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James W. Loewen (1942-2021)

We mourn the loss of our friend and colleague and remain committed to the work he began.

Wilmette

Illinois

Basic Information

Type of Place
Suburb
Metro Area
N. Chicago
Politics c. 1860?
Unions, Organized Labor?

Sundown Town Status

Confirmed Sundown Town?
Probable
Was there an ordinance?
Perhaps, Some Oral Evidence
Sign?
Perhaps, Some Oral Evidence
Year of Greatest Interest
Still Sundown?

Census Information

The available census data from 1860 to the present
Total White Black Asian Native Hispanic Other BHshld
1860
1870
1880
1890
1900
1910
1920
1930
1940
1950
1960
1970
1980
1990
2000
2010
2020

Method of Exclusion

Main Ethnic Group(s)

Group(s) Excluded

Comments

All-White suburb.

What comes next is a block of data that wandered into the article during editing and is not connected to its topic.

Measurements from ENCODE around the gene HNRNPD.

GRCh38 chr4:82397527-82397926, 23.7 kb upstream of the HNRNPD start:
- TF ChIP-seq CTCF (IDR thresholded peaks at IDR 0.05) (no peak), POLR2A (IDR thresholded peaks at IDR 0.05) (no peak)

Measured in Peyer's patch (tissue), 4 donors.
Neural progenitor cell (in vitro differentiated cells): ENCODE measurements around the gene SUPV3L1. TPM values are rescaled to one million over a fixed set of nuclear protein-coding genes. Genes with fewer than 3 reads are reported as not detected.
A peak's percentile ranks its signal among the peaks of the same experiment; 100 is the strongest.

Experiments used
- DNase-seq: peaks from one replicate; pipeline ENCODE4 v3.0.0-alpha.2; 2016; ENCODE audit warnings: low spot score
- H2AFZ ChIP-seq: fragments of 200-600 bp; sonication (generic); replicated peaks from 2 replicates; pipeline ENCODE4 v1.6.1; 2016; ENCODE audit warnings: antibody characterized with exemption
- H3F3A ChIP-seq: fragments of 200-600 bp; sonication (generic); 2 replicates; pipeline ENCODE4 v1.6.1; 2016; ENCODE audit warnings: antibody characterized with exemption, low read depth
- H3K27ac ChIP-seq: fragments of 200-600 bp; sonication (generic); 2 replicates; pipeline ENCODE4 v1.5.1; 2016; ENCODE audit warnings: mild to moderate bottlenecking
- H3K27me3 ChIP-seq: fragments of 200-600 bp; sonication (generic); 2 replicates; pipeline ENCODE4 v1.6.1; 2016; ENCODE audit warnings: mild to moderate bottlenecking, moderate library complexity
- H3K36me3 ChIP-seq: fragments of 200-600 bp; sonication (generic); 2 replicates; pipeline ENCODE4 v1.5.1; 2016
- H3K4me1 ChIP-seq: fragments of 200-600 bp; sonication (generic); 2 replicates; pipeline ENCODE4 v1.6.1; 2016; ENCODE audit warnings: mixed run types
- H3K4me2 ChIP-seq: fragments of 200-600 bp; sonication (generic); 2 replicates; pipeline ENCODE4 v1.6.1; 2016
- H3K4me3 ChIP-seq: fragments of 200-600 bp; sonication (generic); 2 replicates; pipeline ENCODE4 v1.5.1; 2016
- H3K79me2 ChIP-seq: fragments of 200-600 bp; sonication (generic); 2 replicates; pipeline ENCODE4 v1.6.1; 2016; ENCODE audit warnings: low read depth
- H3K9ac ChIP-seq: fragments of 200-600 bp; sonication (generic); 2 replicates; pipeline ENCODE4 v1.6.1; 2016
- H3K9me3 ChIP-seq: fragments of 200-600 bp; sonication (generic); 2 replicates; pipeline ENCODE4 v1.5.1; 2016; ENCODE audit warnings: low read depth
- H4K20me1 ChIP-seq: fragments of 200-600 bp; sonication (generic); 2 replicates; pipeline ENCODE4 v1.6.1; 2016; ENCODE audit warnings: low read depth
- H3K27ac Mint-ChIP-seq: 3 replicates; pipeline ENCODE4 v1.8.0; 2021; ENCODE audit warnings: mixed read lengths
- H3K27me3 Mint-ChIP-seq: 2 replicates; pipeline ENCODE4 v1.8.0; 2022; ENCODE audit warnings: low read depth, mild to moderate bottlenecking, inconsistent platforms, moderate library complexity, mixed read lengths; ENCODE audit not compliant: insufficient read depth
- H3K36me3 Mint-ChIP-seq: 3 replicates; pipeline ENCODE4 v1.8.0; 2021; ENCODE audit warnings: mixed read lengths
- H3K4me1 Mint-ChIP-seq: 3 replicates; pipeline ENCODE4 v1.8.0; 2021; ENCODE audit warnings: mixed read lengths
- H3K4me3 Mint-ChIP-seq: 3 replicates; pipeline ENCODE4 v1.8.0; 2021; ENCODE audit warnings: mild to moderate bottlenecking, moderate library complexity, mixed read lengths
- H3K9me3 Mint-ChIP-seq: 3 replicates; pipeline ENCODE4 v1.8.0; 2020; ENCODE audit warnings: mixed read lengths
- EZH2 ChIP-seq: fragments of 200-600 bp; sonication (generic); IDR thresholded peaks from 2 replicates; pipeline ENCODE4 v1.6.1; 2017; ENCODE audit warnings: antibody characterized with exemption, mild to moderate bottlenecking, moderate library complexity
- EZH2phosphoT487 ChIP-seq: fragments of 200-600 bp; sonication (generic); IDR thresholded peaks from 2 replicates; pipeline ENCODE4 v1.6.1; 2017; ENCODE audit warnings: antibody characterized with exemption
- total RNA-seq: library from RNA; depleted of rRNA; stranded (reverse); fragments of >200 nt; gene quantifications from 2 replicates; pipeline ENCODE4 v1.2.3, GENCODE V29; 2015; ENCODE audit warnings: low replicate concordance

“Along the exclusive North Shore, in suburban Wilmette, a committee requested any families unable to domicile their maids, servants, gardeners, and handymen on their own premises to dismiss ‘all Negroes’ in their employ. The committee recommended the firing of black janitors who lived in the basements of apartment buildings as well. The presence of unsupervised blacks, the committee felt, had ‘depressed real estate values’ in the village. There was no machinery to enforce the edict; still, it accomplished its purpose. Few blacks who did not have quarters in their white employers’ homes remained in Wilmette. Other domestics had to commute to their jobs from the small ghetto in the adjoining suburb, Evanston, or all the way from Chicago. In 1970, sixty years after the ‘anti-Negro committee’ made its decree, there were only 81 blacks among the 32,134 villagers of Wilmette: 59 were females, primarily domestic servants.” -The Slum and the Ghetto, Thomas L. Philpott